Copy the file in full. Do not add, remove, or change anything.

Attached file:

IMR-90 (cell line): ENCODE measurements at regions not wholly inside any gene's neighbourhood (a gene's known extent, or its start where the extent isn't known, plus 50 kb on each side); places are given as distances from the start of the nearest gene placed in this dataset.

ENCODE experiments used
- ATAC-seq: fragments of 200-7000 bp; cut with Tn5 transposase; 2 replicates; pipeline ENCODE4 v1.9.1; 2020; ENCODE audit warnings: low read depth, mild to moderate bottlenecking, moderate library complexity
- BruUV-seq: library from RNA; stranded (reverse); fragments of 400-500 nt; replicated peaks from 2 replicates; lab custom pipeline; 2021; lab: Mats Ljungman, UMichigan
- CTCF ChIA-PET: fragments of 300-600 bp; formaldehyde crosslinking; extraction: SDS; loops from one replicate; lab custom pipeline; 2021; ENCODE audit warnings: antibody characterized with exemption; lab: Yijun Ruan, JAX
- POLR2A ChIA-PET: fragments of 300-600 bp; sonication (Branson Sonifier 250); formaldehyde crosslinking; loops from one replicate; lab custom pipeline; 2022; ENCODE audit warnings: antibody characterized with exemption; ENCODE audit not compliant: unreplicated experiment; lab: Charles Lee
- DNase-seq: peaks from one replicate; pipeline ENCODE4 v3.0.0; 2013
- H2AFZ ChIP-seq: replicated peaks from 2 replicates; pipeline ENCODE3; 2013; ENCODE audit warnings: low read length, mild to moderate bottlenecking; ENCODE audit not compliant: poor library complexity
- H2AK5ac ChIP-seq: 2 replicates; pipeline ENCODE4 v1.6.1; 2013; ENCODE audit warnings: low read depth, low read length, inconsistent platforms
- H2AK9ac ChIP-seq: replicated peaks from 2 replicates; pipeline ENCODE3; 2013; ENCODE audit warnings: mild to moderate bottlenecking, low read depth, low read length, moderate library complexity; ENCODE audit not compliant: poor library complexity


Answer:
IMR-90 (cell line): ENCODE measurements at regions not wholly inside any gene's neighbourhood (a gene's known extent, or its start where the extent isn't known, plus 50 kb on each side); places are given as distances from the start of the nearest gene placed in this dataset.

ENCODE experiments used
- ATAC-seq: fragments of 200-7000 bp; cut with Tn5 transposase; 2 replicates; pipeline ENCODE4 v1.9.1; 2020; ENCODE audit warnings: low read depth, mild to moderate bottlenecking, moderate library complexity
- BruUV-seq: library from RNA; stranded (reverse); fragments of 400-500 nt; replicated peaks from 2 replicates; lab custom pipeline; 2021; lab: Mats Ljungman, UMichigan
- CTCF ChIA-PET: fragments of 300-600 bp; formaldehyde crosslinking; extraction: SDS; loops from one replicate; lab custom pipeline; 2021; ENCODE audit warnings: antibody characterized with exemption; lab: Yijun Ruan, JAX
- POLR2A ChIA-PET: fragments of 300-600 bp; sonication (Branson Sonifier 250); formaldehyde crosslinking; loops from one replicate; lab custom pipeline; 2022; ENCODE audit warnings: antibody characterized with exemption; ENCODE audit not compliant: unreplicated experiment; lab: Charles Lee
- DNase-seq: peaks from one replicate; pipeline ENCODE4 v3.0.0; 2013
- H2AFZ ChIP-seq: replicated peaks from 2 replicates; pipeline ENCODE3; 2013; ENCODE audit warnings: low read length, mild to moderate bottlenecking; ENCODE audit not compliant: poor library complexity
- H2AK5ac ChIP-seq: 2 replicates; pipeline ENCODE4 v1.6.1; 2013; ENCODE audit warnings: low read depth, low read length, inconsistent platforms
- H2AK9ac ChIP-seq: replicated peaks from 2 replicates; pipeline ENCODE3; 2013; ENCODE audit warnings: mild to moderate bottlenecking, low read depth, low read length, moderate library complexity; ENCODE audit not compliant: poor library complexity